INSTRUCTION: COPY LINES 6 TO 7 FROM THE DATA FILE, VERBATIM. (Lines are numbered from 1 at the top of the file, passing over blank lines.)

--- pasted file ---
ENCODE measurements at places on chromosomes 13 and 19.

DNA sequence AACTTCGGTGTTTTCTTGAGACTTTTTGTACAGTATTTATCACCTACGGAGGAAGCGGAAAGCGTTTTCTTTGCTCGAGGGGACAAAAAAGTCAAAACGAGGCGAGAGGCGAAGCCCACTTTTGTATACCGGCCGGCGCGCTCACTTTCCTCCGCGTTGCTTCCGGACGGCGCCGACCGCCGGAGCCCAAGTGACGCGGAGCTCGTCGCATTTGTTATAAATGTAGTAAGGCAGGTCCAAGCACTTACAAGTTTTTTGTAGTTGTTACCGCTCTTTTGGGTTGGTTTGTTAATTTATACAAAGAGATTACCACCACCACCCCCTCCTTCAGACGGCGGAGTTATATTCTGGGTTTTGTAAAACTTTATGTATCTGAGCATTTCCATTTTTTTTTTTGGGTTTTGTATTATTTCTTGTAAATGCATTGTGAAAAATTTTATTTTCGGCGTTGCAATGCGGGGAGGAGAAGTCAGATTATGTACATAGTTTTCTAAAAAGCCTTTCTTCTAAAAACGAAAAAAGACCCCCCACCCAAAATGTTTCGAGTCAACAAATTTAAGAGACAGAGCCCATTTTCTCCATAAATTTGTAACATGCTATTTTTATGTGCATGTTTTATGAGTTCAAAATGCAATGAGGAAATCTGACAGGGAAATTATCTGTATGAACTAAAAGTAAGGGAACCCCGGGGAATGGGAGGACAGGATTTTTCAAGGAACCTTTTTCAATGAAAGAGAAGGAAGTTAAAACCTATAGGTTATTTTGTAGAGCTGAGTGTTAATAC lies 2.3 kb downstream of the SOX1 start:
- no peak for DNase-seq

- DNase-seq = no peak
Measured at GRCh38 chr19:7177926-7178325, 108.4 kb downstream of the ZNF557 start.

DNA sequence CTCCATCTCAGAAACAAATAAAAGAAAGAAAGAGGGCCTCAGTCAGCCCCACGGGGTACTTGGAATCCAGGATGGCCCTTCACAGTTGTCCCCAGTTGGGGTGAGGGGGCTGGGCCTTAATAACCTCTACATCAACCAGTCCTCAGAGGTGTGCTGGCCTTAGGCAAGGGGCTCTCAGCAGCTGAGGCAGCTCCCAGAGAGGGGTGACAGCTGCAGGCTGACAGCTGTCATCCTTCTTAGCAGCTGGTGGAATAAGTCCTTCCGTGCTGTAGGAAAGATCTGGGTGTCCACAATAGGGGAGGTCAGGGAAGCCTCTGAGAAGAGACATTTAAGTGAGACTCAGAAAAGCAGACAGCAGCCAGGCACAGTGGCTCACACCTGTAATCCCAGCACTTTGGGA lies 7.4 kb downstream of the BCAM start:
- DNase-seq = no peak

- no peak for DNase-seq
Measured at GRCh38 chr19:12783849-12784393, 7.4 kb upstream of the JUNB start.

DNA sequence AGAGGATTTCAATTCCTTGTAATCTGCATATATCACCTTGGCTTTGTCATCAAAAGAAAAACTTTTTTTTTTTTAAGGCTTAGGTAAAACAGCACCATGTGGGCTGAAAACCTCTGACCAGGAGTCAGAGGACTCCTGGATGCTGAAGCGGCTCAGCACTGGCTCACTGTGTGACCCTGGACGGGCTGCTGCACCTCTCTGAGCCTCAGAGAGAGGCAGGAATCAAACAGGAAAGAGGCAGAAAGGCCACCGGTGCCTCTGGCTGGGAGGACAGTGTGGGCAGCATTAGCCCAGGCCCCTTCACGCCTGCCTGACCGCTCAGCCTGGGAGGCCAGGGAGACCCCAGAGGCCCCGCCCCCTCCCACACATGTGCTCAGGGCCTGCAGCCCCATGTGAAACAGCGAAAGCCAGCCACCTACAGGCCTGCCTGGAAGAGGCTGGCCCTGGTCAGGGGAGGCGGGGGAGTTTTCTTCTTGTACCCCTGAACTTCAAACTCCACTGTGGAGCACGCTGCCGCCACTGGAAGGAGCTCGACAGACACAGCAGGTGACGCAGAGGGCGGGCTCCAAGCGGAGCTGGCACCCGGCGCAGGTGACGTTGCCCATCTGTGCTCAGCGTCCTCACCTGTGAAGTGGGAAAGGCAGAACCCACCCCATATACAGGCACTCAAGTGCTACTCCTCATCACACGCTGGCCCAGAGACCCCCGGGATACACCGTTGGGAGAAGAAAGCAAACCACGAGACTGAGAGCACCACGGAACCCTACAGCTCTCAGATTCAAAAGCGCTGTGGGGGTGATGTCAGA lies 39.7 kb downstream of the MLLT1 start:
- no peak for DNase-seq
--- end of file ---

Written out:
DNA sequence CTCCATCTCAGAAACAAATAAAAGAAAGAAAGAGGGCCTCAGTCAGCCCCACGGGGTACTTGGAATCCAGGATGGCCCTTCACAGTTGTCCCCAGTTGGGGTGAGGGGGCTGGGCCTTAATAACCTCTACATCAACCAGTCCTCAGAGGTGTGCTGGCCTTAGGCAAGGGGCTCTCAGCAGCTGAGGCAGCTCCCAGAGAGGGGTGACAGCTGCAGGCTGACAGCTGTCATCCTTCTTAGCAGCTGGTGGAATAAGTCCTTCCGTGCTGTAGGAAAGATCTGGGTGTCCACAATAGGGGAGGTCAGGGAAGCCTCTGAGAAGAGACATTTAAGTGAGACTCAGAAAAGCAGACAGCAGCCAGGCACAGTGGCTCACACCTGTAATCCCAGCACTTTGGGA lies 7.4 kb downstream of the BCAM start:
- DNase-seq = no peak